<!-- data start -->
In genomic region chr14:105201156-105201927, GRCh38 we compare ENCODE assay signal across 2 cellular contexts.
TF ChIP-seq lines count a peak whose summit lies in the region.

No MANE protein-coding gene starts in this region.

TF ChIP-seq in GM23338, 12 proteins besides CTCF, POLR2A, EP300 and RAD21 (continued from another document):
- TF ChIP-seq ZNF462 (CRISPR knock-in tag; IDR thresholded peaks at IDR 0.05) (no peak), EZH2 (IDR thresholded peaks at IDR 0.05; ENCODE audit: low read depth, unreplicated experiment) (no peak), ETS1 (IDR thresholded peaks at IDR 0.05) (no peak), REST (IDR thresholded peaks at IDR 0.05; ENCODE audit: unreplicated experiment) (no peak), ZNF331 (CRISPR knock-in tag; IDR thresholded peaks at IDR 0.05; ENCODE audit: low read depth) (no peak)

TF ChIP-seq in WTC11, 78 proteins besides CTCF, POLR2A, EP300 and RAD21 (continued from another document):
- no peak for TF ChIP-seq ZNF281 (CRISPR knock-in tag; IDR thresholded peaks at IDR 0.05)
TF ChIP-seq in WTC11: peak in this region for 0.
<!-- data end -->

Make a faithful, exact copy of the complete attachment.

In genomic region chr14:105201156-105201927, GRCh38 we compare ENCODE assay signal across 2 cellular contexts.
TF ChIP-seq lines count a peak whose summit lies in the region.

No MANE protein-coding gene starts in this region.

TF ChIP-seq in GM23338, 12 proteins besides CTCF, POLR2A, EP300 and RAD21 (continued from another document):
- TF ChIP-seq ZNF462 (CRISPR knock-in tag; IDR thresholded peaks at IDR 0.05) (no peak), EZH2 (IDR thresholded peaks at IDR 0.05; ENCODE audit: low read depth, unreplicated experiment) (no peak), ETS1 (IDR thresholded peaks at IDR 0.05) (no peak), REST (IDR thresholded peaks at IDR 0.05; ENCODE audit: unreplicated experiment) (no peak), ZNF331 (CRISPR knock-in tag; IDR thresholded peaks at IDR 0.05; ENCODE audit: low read depth) (no peak)

TF ChIP-seq in WTC11, 78 proteins besides CTCF, POLR2A, EP300 and RAD21 (continued from another document):
- no peak for TF ChIP-seq ZNF281 (CRISPR knock-in tag; IDR thresholded peaks at IDR 0.05)
TF ChIP-seq in WTC11: peak in this region for 0.